Domain Analysis: Logic in Chronological Order

Chronological order can build timelines that illuminate the concepts within a domain.  It’s a simple and effective strategy for an initial organization of subjects that include time-based documents, such as news articles.  When materials are organized by date, the full spectrum of a topic is arranged into an easily assimilated structure that helps the organizer to understand the subject and to develop categories and select vocabulary.

Information producing events have life cycles.  A newsworthy event generates material as long as it is newsworthy.  Then we move on to the next event, which generates its own material.  When documents are organized into a chronology, the material for each event is automatically gathered together, creating a logical listing of incidents that have impacted the subject area.

A timeline generates several useful tools for domain analysis.  The process helps organizers understand the subject by articulating the issues and clarifying their evolution.  Information about one event is displayed in the order that it happened, so developments read almost like a story.  The entire group of constituent events is also arranged as a timeline and the progress of the full subject arena is visible within a specific time frame.

Following the plot of an event by reading news stories is an engaging and painless way to learn a subject.  The organizer gains knowledge about the issues and the vocabulary.  If clients contribute to the news, as participants or analysts, the timeline helps articulate their point of view, which significantly aids the development of useful categories for the client’s domain.

Obviously overlap in the timeline is inevitable.  Sometimes there are follow-up or even preliminary stories that happen outside the primary time frame, but these tend to be peripheral.  In general, the main body of documents about a given event will be written when the event is attracting the greatest interest of writers.

I used an initial chronologic construction to organize information for a save-the-carnivores environmental group that tends to operate in a reactive mode. Anytime there is a sighting in a populated area, news is generated and the group must respond.  One valuable result of my timeline was an easily accessible list of newsworthy encounters between these animals and humans.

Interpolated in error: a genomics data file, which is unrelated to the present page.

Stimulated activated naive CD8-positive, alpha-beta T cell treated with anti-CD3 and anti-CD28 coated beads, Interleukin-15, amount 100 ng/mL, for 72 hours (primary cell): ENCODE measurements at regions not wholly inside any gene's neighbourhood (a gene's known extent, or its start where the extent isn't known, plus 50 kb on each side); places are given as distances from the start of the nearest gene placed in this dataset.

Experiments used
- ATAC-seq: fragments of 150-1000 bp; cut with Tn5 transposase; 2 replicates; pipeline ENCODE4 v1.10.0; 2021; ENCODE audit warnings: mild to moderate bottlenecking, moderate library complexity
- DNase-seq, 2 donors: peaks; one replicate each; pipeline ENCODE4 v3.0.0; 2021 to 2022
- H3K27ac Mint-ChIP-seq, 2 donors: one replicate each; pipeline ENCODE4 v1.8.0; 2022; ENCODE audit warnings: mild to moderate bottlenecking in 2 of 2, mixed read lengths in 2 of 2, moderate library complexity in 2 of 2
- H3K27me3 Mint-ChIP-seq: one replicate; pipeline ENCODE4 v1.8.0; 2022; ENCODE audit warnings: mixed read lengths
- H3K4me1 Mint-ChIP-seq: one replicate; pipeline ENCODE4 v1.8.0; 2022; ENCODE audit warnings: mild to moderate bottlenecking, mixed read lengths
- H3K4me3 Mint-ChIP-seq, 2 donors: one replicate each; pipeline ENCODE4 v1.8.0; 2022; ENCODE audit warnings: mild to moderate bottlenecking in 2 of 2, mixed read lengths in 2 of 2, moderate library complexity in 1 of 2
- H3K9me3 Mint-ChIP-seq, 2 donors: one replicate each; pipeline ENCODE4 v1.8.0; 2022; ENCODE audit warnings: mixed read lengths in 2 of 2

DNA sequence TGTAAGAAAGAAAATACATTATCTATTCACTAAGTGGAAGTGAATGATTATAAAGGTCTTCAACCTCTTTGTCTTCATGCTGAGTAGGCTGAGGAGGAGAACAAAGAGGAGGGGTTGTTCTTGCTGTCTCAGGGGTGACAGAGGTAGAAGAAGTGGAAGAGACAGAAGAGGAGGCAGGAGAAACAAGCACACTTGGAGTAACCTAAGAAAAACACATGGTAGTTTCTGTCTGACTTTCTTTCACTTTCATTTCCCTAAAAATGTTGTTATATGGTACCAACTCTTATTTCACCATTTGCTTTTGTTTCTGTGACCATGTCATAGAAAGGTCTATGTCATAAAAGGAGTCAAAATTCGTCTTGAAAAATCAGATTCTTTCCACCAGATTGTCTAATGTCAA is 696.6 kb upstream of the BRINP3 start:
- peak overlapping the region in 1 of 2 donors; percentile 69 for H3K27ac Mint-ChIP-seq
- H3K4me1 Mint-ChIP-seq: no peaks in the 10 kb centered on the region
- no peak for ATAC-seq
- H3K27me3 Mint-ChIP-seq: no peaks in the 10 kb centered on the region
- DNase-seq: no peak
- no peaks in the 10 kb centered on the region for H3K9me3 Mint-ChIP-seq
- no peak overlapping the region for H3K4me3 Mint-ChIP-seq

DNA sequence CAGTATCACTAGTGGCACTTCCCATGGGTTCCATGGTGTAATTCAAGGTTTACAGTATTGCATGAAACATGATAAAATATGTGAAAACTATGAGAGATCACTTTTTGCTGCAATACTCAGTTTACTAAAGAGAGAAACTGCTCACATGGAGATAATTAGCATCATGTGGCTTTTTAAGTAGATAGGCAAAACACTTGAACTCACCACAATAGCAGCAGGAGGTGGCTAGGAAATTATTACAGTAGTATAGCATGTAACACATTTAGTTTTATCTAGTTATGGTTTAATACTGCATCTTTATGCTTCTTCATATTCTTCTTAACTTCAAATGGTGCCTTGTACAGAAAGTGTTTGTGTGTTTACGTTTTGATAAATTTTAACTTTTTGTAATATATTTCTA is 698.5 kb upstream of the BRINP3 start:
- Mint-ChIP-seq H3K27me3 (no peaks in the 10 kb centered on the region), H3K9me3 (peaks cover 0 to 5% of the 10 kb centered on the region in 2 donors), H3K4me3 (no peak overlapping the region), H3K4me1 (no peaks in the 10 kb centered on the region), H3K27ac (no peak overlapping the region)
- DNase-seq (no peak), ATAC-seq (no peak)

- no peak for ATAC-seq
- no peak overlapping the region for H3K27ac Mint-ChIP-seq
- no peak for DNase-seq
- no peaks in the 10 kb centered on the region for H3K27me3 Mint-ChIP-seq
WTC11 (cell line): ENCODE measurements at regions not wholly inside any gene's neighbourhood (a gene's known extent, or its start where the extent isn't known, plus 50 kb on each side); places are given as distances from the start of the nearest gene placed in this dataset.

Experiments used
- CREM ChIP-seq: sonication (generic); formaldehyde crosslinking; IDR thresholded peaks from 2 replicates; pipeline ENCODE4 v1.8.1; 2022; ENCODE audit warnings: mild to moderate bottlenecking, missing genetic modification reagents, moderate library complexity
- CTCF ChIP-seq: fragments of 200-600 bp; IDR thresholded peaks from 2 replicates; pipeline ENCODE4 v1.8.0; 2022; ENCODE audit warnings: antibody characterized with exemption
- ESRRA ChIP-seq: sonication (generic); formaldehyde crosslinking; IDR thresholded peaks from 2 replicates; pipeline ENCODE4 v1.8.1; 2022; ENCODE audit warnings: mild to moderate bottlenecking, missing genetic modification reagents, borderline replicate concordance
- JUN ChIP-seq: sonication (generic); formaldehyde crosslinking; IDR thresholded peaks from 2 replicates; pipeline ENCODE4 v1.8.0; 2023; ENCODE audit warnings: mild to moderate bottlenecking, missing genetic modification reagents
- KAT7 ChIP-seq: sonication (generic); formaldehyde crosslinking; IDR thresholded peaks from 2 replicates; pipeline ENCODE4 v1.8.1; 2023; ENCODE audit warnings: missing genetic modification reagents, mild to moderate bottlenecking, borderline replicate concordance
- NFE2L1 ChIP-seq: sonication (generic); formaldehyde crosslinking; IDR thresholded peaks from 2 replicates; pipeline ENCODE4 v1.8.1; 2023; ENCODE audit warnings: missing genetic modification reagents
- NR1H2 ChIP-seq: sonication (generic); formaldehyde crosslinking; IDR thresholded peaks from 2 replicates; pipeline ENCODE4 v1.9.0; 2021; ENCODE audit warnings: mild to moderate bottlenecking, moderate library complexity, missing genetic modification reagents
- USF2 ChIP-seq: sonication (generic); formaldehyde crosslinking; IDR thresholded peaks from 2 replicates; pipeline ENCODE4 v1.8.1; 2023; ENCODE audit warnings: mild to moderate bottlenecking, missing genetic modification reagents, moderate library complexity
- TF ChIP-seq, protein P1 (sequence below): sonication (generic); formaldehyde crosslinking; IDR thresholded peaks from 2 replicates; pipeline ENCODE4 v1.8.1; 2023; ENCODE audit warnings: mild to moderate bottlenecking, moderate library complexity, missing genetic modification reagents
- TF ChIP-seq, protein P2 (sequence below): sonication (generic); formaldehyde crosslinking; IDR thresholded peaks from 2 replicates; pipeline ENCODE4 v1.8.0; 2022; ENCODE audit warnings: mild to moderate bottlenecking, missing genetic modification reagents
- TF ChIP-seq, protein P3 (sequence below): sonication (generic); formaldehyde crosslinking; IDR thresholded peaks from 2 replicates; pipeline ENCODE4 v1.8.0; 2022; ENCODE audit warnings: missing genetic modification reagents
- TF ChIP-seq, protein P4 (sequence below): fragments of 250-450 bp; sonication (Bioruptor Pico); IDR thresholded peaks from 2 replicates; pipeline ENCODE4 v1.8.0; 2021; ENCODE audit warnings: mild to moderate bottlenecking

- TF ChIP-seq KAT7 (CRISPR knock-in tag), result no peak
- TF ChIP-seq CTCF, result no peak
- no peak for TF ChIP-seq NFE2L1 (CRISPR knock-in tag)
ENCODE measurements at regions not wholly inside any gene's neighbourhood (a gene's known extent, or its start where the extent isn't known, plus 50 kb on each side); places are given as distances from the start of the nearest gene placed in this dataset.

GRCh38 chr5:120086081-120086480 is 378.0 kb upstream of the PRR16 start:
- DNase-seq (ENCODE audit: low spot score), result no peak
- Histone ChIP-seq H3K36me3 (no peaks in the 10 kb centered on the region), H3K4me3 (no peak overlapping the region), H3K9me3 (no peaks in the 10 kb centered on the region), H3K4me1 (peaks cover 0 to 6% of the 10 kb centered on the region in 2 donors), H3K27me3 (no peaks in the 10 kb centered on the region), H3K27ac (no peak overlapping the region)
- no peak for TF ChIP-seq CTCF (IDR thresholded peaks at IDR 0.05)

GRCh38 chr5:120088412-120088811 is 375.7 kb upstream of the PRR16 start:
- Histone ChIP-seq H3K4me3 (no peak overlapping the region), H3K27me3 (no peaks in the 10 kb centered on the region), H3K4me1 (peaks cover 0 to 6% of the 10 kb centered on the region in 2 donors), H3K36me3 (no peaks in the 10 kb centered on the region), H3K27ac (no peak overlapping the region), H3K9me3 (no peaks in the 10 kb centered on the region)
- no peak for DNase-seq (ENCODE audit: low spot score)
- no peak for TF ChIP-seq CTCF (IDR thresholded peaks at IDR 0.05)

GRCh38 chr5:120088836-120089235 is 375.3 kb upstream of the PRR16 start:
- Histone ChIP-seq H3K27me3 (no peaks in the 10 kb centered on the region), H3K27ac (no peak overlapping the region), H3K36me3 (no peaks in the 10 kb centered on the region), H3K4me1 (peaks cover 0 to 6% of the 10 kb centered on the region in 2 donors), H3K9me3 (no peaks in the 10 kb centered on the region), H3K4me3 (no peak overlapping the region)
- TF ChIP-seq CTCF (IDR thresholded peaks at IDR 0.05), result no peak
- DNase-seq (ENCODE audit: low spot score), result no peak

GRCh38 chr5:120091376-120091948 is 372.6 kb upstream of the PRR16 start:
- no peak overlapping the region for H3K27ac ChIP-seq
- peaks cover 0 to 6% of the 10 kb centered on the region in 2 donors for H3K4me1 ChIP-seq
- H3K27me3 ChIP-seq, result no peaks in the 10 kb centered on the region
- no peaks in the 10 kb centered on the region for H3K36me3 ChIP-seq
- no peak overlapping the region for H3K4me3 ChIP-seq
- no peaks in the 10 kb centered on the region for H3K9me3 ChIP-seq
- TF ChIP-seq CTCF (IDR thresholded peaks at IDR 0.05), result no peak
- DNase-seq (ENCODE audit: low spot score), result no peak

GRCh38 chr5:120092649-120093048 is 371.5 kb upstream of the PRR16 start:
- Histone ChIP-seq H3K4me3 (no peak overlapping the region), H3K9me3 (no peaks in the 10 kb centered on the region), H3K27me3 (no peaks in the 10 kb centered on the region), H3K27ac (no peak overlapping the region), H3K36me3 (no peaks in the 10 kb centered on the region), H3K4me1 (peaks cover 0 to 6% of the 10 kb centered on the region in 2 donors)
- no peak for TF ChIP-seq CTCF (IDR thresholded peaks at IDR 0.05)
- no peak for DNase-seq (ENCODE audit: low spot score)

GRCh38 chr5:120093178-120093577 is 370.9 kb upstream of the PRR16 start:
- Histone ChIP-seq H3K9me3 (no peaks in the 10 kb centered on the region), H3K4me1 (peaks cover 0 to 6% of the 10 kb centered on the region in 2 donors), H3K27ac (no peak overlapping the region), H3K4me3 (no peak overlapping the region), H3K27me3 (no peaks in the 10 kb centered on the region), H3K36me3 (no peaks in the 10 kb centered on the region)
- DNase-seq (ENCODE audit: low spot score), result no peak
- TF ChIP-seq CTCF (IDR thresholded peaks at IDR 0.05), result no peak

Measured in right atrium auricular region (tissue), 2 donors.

An event impacting this group could be a newly published report on the animal or its habitat.  First the report is issued, along with promotional press releases, which generate news stories.  Then there are responses to the report by groups who like the carnivore and groups who do not like the carnivore, all of whom issue their own press releases, which generate more written material.  By now the report is big news, so there are also background stories on the issues facing the animal and the people who live in its habitat.

With this simple exercise of putting material into a chronology, I have gathered valuable resources for domain analysis into one place and automatically organized them into a logical time-based structure.  I have the report, which contains important information about the issue.  I also have press releases and news articles which summarize and analyze the report.  So I can read an entertaining news article instead of a boring report.  Then the responses of the pro and con groups give me the full spectrum of opinions.

I now have enough knowledge and data to build a category structure.  The structure can be specifically for the report or I can expand the ideas of the report into the full domain.  For example, I can build a hierarchy that defines the pro and con issues facing this animal or carnivore conservation in general.  I can also build a structure for organizations involved in the report, including the issuing agency and the pro and con responding groups.

Ultimately the initial chronological order is replaced by a more complex topic-based structure.  Putting information into order by date is easy and fast.  It’s a good way to start the organizational process because topics just fall into place.  For an organizer working with the chronology, category relationships become evident and the domain’s vocabulary is easily assimilated.  Simply arranging material into a timeline offers new knowledge about events that impact the client.  This helps the organizer interpret domain topics into structures that reflect client experiences, providing for clients a satisfying interaction with their own information.

Mar 2006